Phoenix, AZ School Bus Accident, Jan 1941


Phoenix, Ariz. - Driven into a boulevard without stop, the automobile of a Chandler farmer smashed into a Roosevelt School bus yesterday afternoon, killing one and injuring six of the 17 homeward bound children. The accident happened at Broadway Road and South 16th Street.
ALICE STRINKER, 11 year old daughter of Mr. and Mrs. Joe Strinker, Southern Avenue near 24th Street, was killed instantly, when, with two other children, she was hurled from the bus by the impact, and struck her head on the pavement.
It was the 22nd fatality resulting from motor vehicle accidents in Arizona since January 1.

Driver Was "Late"
LEE A. SMITH, 44, Chandler, told officers, he was "late for a Phoenix appointment." He said he slowed down but didn't stop as he drove north on 16th Street, and crashed into the right rear of the eastbound bus driven by W. J. SUTTER, Route 22, Box 253.
The crash spun both vehicles completely around. The injured children - some taken from the bus and others from a ditch 40 feet from the collision point, were:
ROBERT FURNALD, 13, son of Mr. and Mrs. Marshall P. Furnald, Route 12, Box 786, who suffered a severe head cut and bruises.
DWIGHT FURNALD, 9, brother of ROBERT, possible internal injuries.
NORMILLA McFARLAND, 9, daughter of Mr. and Mrs. George L. McFarland, simple fracture of the upper leg.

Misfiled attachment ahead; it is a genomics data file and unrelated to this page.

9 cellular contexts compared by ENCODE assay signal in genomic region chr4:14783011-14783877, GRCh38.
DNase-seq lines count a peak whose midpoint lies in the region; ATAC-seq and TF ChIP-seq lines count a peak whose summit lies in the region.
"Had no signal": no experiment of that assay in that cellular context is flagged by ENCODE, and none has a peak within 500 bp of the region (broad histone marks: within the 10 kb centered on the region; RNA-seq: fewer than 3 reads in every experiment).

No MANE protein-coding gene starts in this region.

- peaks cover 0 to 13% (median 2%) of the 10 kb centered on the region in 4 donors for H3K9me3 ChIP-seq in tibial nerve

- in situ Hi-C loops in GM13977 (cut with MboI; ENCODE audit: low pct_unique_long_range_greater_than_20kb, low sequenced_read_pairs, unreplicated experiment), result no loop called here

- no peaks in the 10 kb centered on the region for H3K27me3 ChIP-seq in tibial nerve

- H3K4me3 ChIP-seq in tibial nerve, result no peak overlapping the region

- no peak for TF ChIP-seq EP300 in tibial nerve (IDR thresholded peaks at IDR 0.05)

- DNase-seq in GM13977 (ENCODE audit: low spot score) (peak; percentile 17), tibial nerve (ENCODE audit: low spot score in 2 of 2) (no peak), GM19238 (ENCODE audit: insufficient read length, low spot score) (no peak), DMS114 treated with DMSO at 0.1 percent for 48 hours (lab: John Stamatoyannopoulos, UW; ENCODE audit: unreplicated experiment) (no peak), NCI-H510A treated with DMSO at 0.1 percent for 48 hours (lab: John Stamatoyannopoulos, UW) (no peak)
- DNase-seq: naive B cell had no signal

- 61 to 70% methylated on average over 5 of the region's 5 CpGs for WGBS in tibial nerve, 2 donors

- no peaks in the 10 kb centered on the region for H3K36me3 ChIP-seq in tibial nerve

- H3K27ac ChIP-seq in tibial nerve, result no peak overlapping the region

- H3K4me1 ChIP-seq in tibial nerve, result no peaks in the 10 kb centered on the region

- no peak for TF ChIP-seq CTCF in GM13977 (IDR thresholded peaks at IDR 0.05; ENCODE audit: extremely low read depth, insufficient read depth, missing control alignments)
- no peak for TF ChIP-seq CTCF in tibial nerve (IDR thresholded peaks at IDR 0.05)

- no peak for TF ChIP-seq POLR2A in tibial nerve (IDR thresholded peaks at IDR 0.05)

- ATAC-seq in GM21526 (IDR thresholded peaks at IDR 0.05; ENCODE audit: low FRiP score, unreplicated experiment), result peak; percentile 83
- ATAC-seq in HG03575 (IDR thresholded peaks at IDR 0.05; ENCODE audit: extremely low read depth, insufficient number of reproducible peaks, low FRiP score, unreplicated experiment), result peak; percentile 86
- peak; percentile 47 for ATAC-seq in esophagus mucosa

JIMMY SULLIVAN, 10, son of Mr. and Mrs. J. C. Sullivan, 24th Street and Southern Avenue, a head cut.
JIMMY WEST, 11, son of Mr. and Mrs. C. G. West, Route 12, Box 1085, head cuts and bruises.
ANNIE RUTH DUNCAN, 10, daughter of Mr. and Mrs. Joe M. Duncan, Route 12, Box 1082, a bruised leg.
All were treated in St. Joseph's Hospital, where the FURNALD boys and the McFARLAND girl remained. None was critically injured, a physician said.

Neither Driver Is Hurt.
The 10 other children and both drivers were uninjured.
The STRINKER and McFARLAND girls and ROBERT FURNALD were hurled from windows or the back door into a ditch.
Also in the ditch were school books torn from their bindings, three shoes belonging to the youngsters, and a crumpled mass of metal which was the right rear fender of the bus.
In the bus itself, lone reminder of the tragedy, was a single shoe from a foot of ALICE STRINKER.
Smith told deputies he "wasn't going fast but couldn't stop: for the boulevard.
Mrs. B. L. Wiggins, 16th Street and Broadway, an eyewitness to the tragedy, told the officers Smith was traveling at high speed and ran into the boulevard without stopping.

Driver Ordered Held.
Smith told Darrell Parker, deputy county attorney, that he had four drinks of whiskey earlier in the afternoon. After the questioning, Mr. Parker ordered Smith held in jail until the inquest which probably will be tomorrow afternoon, according to Harry Westfall, coroner, who went to the accident scene.
The bus driver told officers he didn't see the Smith car until he caught its approach from the corner of his eye almost as the crash occurred.
He said he had started from the school with 45 children but 28 already had debarked.
The victim is survived, in addition to her parents, by a brother, Joseph, Jr., and three sisters, Norma, Margie and Evelyn, all of Phoenix.

Arizona Independent Republic Phoenix Arizona 1941-01-29